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Kevin T. Foley, Eric J. Woodard, Jonathan R. Slotkin, Cassandra K. Mayotte, Abigail C. Baldwin, Michael C. Brown and Brian J. Hess

T itanium plates and screws are the current state-of-the-art devices for cranial bone flap fixation. They occasionally loosen, resulting in hardware protrusion, cosmetic disfiguration, or pain, and can require reoperation. 5 , 9 Bone cements have been suggested as an alternative to metal for cranial fixation, but existing cements have not replaced hardware, primarily because they lack sufficient strength for this application. 4 Currently available cements are also not chemically adhesive, do not provide a water-tight seal, and add significant cost to the

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Rohit Khanna, Lisa Ferrara and Sohit Khanna

restrict the extent of intracranial volume expansion. 7 , 9 , 10 , 14 , 17 , 20 , 21 More recently the procedure of dynamic craniotomy has been introduced, which involves fixating the bone flap with plates that allow for outward movement with brain swelling or increase in intracranial volume but also prevent the bone flap from sinking inside the skull. 12 Dynamic craniotomy involving cranial bone flap fixation with reversibly expandable low-profile plates provides another option in the management of postoperative complications related to brain swelling or intracranial

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Robert F. Spetzler

✓ A new fixation technique for bone flaps is described. This technique avoids the use of hardware external to the skull in hairless areas where it may prove unsightly in patients with a thin scalp. The insertion of pins into the middle table of the skull firmly fixes bone flaps at one edge, eliminating the need for external plates at that site.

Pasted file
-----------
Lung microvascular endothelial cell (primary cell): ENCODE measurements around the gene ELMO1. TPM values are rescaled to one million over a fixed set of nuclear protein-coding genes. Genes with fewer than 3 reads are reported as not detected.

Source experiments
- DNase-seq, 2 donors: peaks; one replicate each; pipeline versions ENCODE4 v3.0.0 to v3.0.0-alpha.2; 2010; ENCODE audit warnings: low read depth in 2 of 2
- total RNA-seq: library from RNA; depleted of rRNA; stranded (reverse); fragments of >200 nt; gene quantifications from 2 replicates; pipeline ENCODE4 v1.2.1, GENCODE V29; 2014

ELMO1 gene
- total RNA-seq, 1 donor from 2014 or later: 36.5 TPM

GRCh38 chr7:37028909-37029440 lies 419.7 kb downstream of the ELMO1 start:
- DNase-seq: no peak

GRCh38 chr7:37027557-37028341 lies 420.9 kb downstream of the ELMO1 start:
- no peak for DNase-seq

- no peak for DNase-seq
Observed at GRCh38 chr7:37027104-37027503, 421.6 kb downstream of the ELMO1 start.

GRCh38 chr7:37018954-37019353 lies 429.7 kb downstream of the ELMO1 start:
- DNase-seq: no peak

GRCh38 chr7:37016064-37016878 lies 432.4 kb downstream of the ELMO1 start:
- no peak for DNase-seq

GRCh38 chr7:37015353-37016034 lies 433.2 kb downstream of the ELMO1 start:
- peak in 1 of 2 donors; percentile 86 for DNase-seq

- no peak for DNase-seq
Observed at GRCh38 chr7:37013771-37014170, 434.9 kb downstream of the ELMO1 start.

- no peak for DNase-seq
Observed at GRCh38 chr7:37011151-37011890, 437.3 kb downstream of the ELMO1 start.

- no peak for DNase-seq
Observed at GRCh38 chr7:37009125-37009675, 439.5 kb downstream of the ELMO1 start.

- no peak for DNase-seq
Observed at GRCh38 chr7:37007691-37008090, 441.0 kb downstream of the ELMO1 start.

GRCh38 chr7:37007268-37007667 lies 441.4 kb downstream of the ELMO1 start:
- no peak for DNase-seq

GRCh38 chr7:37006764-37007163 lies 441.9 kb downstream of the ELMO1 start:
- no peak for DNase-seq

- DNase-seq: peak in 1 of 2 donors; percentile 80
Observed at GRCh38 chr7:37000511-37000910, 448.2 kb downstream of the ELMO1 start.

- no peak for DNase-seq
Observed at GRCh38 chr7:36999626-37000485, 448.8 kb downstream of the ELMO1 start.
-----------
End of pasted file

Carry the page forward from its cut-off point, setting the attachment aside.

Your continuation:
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William C. Broaddus, Kathryn L. Holloway, Charles J. Winters, M. Ross Bullock, R. Scott Graham, Bruce E. Mathern, John D. Ward and Harold F. Young

used. More recently, advancing technology in the manufacture of miniplate fixation systems has provided alternative means of bone flap fixation. 1, 3, 6, 8–10, 12 Many surgeons now prefer this method because it provides more readily for optimal positioning of the bone flap with substantial rigidity. In addition, miniplates configured to cover burr holes allow bone fixation while avoiding scalp indentations that can be palpable or visible postoperatively. Unfortunately, the cost of using these systems is considerably higher than alternatives such as stainless steel

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Ken R. Winston and Marjorie C. Wang

bone shim method for cranial flap fixation was used successfully in 386 (99.7%) of 387 consecutive craniotomies in adults. The only failure occurred in a patient at high risk (sclerotic, irradiated site with bone nonunion of 14 years' duration). The bone shim method of fixation uses the kerf to advantage in establishing architectural stability with multisite, bone-to-bone abutment via bone shims, instead of ignoring the kerf and allowing it to be a site of prolonged structural weakness and vulnerability ( Fig. 3 ). The absorbable sutures prevent the shims from being